;(function(o,l,a,r,k,y){if(o.olark)return; r="script";y=l.createElement(r);r=l.getElementsByTagName(r)[0]; y.async=1;y.src="//"+a;r.parentNode.insertBefore(y,r); y=o.olark=function(){k.s.push(arguments);k.t.push(+new Date)}; y.extend=function(i,j){y("extend",i,j)}; y.identify=function(i){y("identify",k.i=i)}; y.configure=function(i,j){y("configure",i,j);k.c[i]=j}; k=y._={s:[],t:[+new Date],c:{},l:a}; })(window,document,"static.olark.com/jsclient/loader.js"); olark.identify('9050-296-10-7157');

For many developments, the key to meeting Biodiversity Net Gain (BNG) targets will lie in utilising what traditionally has been ignored: the roofs, perimeters, and walls of the buildings.  But does this meeting BNG targets have to compromise ROI of the original development plants?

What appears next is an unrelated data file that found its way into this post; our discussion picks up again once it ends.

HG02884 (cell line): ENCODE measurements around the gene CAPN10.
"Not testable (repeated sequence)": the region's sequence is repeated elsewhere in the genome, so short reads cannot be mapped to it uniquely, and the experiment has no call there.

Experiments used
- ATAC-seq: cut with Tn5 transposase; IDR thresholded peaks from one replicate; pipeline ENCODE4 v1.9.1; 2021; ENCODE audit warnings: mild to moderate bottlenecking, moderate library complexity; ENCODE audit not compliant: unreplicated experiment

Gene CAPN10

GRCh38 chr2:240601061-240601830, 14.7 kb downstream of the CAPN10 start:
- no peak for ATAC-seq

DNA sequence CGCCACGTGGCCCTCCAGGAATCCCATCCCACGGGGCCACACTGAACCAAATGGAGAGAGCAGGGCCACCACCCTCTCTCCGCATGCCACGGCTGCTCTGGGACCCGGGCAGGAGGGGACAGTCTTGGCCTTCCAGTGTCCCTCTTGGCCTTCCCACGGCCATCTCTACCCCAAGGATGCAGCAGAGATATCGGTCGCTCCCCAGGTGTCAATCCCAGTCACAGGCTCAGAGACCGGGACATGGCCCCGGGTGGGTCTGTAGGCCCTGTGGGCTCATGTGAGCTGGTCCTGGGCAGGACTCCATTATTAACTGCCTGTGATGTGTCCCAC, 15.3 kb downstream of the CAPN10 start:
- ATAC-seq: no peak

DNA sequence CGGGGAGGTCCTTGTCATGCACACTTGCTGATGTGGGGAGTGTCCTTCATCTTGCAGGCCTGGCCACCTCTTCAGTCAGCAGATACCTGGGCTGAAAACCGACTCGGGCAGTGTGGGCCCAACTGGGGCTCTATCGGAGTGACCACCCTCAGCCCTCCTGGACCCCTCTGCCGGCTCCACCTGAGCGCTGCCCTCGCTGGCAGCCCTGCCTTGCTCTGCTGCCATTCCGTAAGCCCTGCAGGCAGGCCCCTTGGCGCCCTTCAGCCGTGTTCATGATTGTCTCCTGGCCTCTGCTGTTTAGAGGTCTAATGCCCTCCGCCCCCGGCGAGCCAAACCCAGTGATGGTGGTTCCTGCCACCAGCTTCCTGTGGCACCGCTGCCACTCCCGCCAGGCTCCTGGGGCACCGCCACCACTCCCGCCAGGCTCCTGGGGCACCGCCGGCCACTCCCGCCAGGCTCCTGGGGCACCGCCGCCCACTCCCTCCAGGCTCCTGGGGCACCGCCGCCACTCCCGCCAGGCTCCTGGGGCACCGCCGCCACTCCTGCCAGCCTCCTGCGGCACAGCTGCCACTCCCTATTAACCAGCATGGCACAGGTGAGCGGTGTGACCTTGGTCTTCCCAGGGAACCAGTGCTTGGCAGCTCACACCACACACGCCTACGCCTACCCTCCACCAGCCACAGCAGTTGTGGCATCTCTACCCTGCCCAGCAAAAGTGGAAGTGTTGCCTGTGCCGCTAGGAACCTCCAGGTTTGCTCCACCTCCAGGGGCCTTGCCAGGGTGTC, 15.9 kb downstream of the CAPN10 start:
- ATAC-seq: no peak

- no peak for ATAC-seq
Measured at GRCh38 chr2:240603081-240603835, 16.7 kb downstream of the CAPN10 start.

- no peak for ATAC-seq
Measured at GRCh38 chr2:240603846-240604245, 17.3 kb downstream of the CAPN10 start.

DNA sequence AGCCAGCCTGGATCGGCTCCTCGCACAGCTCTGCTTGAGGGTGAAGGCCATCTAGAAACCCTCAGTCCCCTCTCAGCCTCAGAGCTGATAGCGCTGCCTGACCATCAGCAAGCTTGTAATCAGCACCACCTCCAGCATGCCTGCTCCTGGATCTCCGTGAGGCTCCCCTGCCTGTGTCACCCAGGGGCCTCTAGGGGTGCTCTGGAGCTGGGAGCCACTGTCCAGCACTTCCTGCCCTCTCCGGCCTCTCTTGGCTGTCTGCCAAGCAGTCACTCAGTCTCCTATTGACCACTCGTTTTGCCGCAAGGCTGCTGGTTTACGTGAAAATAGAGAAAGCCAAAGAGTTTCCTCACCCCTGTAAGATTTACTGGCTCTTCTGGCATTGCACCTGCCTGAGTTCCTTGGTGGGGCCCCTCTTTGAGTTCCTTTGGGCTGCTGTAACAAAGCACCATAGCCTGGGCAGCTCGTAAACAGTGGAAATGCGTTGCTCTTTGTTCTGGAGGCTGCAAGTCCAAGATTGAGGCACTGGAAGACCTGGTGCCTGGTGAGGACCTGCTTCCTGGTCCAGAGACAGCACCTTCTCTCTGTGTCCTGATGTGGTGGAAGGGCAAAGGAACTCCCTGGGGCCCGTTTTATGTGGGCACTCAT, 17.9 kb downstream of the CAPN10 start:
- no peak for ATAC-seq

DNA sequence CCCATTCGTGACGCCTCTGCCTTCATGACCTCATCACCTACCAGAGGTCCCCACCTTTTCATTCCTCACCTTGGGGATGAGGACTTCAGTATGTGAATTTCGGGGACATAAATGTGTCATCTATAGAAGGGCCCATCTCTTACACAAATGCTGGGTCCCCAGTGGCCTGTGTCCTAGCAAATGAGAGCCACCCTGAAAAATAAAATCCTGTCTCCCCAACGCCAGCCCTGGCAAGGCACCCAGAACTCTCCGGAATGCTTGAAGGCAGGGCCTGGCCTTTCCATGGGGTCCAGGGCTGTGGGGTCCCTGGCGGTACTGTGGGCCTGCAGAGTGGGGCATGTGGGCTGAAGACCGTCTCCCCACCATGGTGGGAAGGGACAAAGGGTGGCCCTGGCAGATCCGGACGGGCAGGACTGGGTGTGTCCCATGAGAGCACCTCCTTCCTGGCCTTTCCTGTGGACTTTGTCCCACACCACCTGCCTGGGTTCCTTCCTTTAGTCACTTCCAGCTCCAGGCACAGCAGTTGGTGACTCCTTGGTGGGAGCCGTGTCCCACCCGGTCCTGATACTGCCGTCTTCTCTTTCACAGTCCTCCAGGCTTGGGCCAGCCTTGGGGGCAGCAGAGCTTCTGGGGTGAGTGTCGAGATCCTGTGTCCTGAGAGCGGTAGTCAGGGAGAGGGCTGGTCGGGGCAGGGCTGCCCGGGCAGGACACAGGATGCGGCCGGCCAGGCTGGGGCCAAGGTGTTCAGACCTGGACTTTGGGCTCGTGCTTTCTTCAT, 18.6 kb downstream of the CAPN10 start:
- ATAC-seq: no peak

We were invited to share our expertise with renowned construction publication PBC Today on this subject: Do living walls provide the answer to biodiversity net gain demands?

Here’s our answer: Read the article.

Who’s PBC Today?

According to the PBC Today team, their editors are “all over planning and development like a donkey on a waffle”, bringing together experts from building control, planning and construction to provide a range of perspectives on the issues and opportunities in today’s world of development.

Next Insight

Delivering Europe’s largest living wall, in Manchester.

View insight
Delivering Europe’s largest living wall, in Manchester.